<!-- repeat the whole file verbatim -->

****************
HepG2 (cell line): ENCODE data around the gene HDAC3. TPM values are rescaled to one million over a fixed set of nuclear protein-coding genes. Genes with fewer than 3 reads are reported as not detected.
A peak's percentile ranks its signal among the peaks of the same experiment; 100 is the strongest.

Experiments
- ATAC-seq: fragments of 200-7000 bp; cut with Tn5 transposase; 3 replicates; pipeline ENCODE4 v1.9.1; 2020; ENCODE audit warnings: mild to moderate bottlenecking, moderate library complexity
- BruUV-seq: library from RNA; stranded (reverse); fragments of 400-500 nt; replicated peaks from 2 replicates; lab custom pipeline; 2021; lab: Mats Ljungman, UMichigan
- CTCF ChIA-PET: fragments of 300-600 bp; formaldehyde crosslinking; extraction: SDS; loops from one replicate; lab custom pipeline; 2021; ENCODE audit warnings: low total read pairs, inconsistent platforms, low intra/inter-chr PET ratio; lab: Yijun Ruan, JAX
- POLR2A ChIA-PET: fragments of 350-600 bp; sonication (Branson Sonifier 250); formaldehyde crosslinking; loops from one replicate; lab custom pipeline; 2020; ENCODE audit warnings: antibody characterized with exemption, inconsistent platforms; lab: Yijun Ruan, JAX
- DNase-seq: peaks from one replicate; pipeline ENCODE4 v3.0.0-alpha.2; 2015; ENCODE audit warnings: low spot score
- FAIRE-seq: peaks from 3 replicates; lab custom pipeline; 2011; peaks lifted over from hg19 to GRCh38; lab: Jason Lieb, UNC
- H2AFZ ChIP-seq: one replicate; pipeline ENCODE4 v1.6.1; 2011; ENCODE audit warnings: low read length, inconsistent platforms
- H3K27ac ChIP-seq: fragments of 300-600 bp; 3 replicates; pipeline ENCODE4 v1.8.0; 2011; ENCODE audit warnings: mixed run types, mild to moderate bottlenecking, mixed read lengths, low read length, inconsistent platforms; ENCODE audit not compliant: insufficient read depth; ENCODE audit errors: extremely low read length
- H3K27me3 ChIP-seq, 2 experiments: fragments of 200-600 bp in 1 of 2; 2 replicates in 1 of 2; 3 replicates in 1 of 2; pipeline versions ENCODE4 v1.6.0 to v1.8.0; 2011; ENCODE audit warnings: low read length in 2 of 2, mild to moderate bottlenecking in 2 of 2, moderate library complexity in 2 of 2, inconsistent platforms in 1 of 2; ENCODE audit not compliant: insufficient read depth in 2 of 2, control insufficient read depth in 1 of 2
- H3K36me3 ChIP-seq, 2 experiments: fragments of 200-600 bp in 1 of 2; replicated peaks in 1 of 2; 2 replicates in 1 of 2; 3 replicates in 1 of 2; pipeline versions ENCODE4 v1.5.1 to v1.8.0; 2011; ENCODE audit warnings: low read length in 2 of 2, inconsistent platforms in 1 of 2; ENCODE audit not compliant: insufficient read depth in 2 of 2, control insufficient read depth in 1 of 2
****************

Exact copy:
HepG2 (cell line): ENCODE data around the gene HDAC3. TPM values are rescaled to one million over a fixed set of nuclear protein-coding genes. Genes with fewer than 3 reads are reported as not detected.
A peak's percentile ranks its signal among the peaks of the same experiment; 100 is the strongest.

Experiments
- ATAC-seq: fragments of 200-7000 bp; cut with Tn5 transposase; 3 replicates; pipeline ENCODE4 v1.9.1; 2020; ENCODE audit warnings: mild to moderate bottlenecking, moderate library complexity
- BruUV-seq: library from RNA; stranded (reverse); fragments of 400-500 nt; replicated peaks from 2 replicates; lab custom pipeline; 2021; lab: Mats Ljungman, UMichigan
- CTCF ChIA-PET: fragments of 300-600 bp; formaldehyde crosslinking; extraction: SDS; loops from one replicate; lab custom pipeline; 2021; ENCODE audit warnings: low total read pairs, inconsistent platforms, low intra/inter-chr PET ratio; lab: Yijun Ruan, JAX
- POLR2A ChIA-PET: fragments of 350-600 bp; sonication (Branson Sonifier 250); formaldehyde crosslinking; loops from one replicate; lab custom pipeline; 2020; ENCODE audit warnings: antibody characterized with exemption, inconsistent platforms; lab: Yijun Ruan, JAX
- DNase-seq: peaks from one replicate; pipeline ENCODE4 v3.0.0-alpha.2; 2015; ENCODE audit warnings: low spot score
- FAIRE-seq: peaks from 3 replicates; lab custom pipeline; 2011; peaks lifted over from hg19 to GRCh38; lab: Jason Lieb, UNC
- H2AFZ ChIP-seq: one replicate; pipeline ENCODE4 v1.6.1; 2011; ENCODE audit warnings: low read length, inconsistent platforms
- H3K27ac ChIP-seq: fragments of 300-600 bp; 3 replicates; pipeline ENCODE4 v1.8.0; 2011; ENCODE audit warnings: mixed run types, mild to moderate bottlenecking, mixed read lengths, low read length, inconsistent platforms; ENCODE audit not compliant: insufficient read depth; ENCODE audit errors: extremely low read length
- H3K27me3 ChIP-seq, 2 experiments: fragments of 200-600 bp in 1 of 2; 2 replicates in 1 of 2; 3 replicates in 1 of 2; pipeline versions ENCODE4 v1.6.0 to v1.8.0; 2011; ENCODE audit warnings: low read length in 2 of 2, mild to moderate bottlenecking in 2 of 2, moderate library complexity in 2 of 2, inconsistent platforms in 1 of 2; ENCODE audit not compliant: insufficient read depth in 2 of 2, control insufficient read depth in 1 of 2
- H3K36me3 ChIP-seq, 2 experiments: fragments of 200-600 bp in 1 of 2; replicated peaks in 1 of 2; 2 replicates in 1 of 2; 3 replicates in 1 of 2; pipeline versions ENCODE4 v1.5.1 to v1.8.0; 2011; ENCODE audit warnings: low read length in 2 of 2, inconsistent platforms in 1 of 2; ENCODE audit not compliant: insufficient read depth in 2 of 2, control insufficient read depth in 1 of 2